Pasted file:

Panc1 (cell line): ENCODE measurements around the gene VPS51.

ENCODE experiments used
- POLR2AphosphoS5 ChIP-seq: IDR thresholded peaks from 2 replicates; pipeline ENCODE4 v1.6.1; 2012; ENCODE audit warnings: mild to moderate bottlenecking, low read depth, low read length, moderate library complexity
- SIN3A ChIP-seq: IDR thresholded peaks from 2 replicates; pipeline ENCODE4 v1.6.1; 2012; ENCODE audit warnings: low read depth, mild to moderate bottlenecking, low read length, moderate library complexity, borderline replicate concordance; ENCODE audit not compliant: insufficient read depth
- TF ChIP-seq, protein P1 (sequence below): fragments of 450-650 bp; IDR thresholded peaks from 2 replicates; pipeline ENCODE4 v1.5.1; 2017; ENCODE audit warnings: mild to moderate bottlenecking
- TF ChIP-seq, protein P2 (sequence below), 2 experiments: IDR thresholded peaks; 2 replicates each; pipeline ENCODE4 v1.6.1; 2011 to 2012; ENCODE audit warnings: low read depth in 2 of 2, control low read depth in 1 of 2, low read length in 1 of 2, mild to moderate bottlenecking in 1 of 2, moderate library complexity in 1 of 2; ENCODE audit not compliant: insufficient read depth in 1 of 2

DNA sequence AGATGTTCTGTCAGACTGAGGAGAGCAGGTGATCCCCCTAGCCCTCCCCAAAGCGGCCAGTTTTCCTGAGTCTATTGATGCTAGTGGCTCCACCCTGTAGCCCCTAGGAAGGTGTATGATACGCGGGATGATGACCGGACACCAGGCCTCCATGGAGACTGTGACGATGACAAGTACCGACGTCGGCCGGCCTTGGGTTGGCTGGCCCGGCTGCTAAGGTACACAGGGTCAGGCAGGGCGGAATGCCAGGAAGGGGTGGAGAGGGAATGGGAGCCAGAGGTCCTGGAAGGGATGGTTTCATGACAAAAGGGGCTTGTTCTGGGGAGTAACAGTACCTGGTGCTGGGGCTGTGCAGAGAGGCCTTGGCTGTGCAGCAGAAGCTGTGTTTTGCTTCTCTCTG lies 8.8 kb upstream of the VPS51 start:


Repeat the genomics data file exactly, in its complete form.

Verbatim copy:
Panc1 (cell line): ENCODE measurements around the gene VPS51.

ENCODE experiments used
- POLR2AphosphoS5 ChIP-seq: IDR thresholded peaks from 2 replicates; pipeline ENCODE4 v1.6.1; 2012; ENCODE audit warnings: mild to moderate bottlenecking, low read depth, low read length, moderate library complexity
- SIN3A ChIP-seq: IDR thresholded peaks from 2 replicates; pipeline ENCODE4 v1.6.1; 2012; ENCODE audit warnings: low read depth, mild to moderate bottlenecking, low read length, moderate library complexity, borderline replicate concordance; ENCODE audit not compliant: insufficient read depth
- TF ChIP-seq, protein P1 (sequence below): fragments of 450-650 bp; IDR thresholded peaks from 2 replicates; pipeline ENCODE4 v1.5.1; 2017; ENCODE audit warnings: mild to moderate bottlenecking
- TF ChIP-seq, protein P2 (sequence below), 2 experiments: IDR thresholded peaks; 2 replicates each; pipeline ENCODE4 v1.6.1; 2011 to 2012; ENCODE audit warnings: low read depth in 2 of 2, control low read depth in 1 of 2, low read length in 1 of 2, mild to moderate bottlenecking in 1 of 2, moderate library complexity in 1 of 2; ENCODE audit not compliant: insufficient read depth in 1 of 2

DNA sequence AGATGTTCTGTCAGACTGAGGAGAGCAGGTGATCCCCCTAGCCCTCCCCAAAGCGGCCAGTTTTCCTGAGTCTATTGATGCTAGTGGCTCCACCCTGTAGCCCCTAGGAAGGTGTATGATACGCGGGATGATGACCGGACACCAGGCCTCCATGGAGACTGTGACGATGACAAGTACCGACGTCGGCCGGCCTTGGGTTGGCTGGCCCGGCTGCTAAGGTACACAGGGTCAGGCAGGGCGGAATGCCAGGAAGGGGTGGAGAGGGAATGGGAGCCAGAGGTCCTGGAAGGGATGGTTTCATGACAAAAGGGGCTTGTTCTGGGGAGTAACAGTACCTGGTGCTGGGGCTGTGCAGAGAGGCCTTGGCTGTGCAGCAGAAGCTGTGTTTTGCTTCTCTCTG lies 8.8 kb upstream of the VPS51 start: